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Grief Induced Depression Hampers Guinea Pig

A guinea pig loses his buddy and suffers depression and other ailments.

By Karen Rosenthal, DVM, DABVP
Posted: October 27, 2008, 9 p.m. EDT

Q: I live on a very fixed income. I had two guinea pigs until one passed away suddenly two nights ago. His buddy is very depressed. Because of a recent car accident, I haven’t been holding them as much. When I held Yin, I saw that his foot was swollen and his eyes were crusty. My internet search turned up that he has pododermatitis and possibly an upper respiratory infection. I know he needs to see a vet. I have been soaking his foot in a betadine solution and a hydrogen peroxide solution (per the vet's instructions over the phone) but of course the vet wants to see Yin. I got the initial scab of debris off and now the scab is skin. He is in a new cage without a wire floor and with expensive paper bedding. His foot is wrapped.

He is lethargic but squirms and moves around. He fights me when I treat him and I take this as a good sign. The lethargy could be because he is depressed as well as being in pain and sick.

He has not eaten since last night. I am force-feeding him water with Karo syrup and Pedialyte to keep his hydration and electrolytes up. He will not eat guinea pig food, or fruits or vegetables.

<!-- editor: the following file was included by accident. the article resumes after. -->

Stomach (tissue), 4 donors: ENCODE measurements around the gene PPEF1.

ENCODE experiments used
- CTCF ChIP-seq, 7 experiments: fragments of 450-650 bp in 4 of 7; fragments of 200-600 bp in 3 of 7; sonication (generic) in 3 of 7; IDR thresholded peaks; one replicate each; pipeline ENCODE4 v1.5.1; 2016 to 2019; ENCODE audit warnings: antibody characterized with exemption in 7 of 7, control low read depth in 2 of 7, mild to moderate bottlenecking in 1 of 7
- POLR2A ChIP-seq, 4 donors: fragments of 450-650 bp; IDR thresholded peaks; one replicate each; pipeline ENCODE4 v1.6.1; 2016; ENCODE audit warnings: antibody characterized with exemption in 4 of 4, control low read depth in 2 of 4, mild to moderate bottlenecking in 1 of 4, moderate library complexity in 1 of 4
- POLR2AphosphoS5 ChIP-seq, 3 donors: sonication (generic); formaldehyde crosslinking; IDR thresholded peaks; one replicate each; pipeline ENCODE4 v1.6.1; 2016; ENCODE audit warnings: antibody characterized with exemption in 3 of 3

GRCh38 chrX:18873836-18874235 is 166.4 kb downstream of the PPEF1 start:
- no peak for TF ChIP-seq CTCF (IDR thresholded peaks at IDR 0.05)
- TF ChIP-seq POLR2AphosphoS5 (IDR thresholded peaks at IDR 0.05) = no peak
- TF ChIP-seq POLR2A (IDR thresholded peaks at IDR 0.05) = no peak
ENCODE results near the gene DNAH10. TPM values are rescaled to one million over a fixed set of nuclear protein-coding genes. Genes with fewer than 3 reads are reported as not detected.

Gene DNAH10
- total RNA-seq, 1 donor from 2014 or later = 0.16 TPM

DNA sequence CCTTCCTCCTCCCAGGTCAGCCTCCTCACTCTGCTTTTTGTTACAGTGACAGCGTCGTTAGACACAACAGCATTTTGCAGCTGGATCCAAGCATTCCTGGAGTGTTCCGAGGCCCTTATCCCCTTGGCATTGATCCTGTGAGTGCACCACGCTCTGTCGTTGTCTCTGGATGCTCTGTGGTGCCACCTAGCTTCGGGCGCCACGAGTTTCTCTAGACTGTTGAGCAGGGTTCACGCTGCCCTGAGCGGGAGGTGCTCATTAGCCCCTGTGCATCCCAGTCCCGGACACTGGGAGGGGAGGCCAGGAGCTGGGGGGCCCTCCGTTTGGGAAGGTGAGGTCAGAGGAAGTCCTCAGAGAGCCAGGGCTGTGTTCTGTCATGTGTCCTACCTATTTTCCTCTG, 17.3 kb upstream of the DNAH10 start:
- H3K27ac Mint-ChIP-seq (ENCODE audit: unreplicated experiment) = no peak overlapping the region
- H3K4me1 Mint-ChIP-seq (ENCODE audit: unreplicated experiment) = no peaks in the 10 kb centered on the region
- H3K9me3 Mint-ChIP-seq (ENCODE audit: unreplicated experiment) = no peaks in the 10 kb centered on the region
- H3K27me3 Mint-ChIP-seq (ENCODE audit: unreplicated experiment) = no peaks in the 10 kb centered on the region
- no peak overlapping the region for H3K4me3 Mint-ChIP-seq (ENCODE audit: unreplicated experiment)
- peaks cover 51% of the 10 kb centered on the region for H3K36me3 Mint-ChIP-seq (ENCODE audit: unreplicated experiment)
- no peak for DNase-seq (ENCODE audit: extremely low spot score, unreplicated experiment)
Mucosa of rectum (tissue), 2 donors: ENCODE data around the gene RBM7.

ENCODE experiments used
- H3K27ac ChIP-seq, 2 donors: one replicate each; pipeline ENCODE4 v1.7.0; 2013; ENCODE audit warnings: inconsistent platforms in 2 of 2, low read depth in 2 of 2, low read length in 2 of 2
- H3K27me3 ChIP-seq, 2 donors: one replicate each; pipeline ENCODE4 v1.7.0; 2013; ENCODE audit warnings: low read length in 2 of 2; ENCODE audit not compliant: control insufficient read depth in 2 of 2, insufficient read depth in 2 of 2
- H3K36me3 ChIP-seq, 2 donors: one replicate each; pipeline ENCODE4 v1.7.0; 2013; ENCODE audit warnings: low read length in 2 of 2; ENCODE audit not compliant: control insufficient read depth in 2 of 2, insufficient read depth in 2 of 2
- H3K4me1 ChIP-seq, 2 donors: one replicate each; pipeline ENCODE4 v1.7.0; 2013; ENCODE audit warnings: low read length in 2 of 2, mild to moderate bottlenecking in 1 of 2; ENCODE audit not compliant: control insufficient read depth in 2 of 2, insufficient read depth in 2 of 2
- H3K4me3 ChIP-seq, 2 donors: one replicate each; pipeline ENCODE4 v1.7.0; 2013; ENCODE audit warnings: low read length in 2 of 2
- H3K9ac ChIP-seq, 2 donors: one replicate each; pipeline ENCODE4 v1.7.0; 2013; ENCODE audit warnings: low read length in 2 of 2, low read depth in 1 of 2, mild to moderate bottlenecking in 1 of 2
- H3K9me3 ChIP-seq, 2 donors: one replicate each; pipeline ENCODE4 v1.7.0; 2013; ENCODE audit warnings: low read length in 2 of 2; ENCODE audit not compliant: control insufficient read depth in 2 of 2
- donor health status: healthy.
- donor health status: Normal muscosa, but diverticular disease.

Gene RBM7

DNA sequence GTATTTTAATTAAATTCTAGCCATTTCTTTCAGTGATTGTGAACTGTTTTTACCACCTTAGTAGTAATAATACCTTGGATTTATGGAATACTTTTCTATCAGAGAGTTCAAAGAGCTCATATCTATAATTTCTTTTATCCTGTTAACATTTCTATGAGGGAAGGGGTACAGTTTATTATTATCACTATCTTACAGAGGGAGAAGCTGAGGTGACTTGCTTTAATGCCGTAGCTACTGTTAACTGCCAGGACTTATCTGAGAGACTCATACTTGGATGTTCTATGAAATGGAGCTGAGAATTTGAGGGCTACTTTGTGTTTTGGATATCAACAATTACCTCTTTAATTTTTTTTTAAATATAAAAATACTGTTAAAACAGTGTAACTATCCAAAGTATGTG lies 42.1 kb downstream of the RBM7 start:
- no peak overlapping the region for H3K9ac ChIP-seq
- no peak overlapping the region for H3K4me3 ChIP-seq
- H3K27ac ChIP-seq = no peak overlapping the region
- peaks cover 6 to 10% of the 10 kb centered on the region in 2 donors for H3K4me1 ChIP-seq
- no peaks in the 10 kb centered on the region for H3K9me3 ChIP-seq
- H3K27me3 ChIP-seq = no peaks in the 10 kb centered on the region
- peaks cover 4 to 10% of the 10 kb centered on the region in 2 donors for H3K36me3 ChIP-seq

What can I feed him? I am just trying to keep him going until I save money to get to the vet.

A: This sounds like a serious situation. When guinea pigs do not eat, they can get a condition in the liver called hepatic lipidosis, which is as serious or more serious than the original problem. The most common cause of not eating in guinea pigs is dental disease. Unfortunately, only your veterinarian can tell if the teeth are abnormal because your doctor uses specialized equipment to look into the oral cavity of your guinea pig. You will not be able to do that at home.

If the teeth are causing a problem, usually the first thing your doctor will do is drill down the overgrown tooth or teeth. Sometimes, just one piece of one tooth has grown to cause a sharp edge that digs into the tongue or cheek. Every time the guinea pig chews, it causes harm to the soft tissues of the mouth. Until you can get to the doctor, mash up guinea pig pellets or use vegetable baby food and feed this liquid food to your guinea pig. But this is not a long-term solution. I recommend getting to your doctor as soon as you are able to do it.

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Grief Induced Depression Hampers Guinea Pig

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Reader Comments
My experience has been that pigs stop eating when they are very sick, and it has nothing to do with their teeth. They still need to get to a vet as soon as possible, but you'll still have to force feed them. They won't start eating on their own until they feel better. I've even had cases where pigs obviously want to eat when offered their favorite foods, but then close their mouths and won't take it. They were very sick and ended up dying, and none of the cases involved tooth problems.
JL, Highland, IN
Posted: 11/10/2008 12:34:05 PM
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